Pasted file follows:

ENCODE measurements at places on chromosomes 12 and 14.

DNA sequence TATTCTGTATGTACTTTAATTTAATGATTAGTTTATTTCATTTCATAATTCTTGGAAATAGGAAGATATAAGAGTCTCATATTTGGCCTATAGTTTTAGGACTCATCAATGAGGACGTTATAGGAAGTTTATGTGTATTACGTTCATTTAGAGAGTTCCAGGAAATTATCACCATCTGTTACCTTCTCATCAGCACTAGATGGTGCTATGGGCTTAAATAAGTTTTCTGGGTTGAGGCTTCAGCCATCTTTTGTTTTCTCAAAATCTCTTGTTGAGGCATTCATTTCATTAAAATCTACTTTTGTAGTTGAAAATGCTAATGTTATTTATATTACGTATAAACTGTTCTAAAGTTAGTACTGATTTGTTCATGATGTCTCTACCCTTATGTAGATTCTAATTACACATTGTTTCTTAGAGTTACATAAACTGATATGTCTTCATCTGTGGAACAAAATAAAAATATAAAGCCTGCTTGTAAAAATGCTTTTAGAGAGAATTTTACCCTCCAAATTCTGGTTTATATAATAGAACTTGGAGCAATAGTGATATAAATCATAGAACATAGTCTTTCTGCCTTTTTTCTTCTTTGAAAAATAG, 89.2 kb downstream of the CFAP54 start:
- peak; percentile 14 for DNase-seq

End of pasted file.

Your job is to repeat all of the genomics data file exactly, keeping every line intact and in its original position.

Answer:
ENCODE measurements at places on chromosomes 12 and 14.

DNA sequence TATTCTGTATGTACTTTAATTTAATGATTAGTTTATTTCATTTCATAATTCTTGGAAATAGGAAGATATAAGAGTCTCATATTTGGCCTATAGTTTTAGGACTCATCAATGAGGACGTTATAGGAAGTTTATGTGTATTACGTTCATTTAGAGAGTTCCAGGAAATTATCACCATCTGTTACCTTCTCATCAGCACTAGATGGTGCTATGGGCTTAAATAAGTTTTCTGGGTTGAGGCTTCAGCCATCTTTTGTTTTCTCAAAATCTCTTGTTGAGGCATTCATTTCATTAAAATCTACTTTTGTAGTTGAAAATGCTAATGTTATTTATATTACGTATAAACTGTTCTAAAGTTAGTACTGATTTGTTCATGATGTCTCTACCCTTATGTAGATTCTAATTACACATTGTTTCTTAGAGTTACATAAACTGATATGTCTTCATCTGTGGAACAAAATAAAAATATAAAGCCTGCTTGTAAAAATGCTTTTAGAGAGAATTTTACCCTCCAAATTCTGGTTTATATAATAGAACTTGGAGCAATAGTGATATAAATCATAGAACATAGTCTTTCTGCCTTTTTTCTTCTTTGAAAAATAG, 89.2 kb downstream of the CFAP54 start:
- peak; percentile 14 for DNase-seq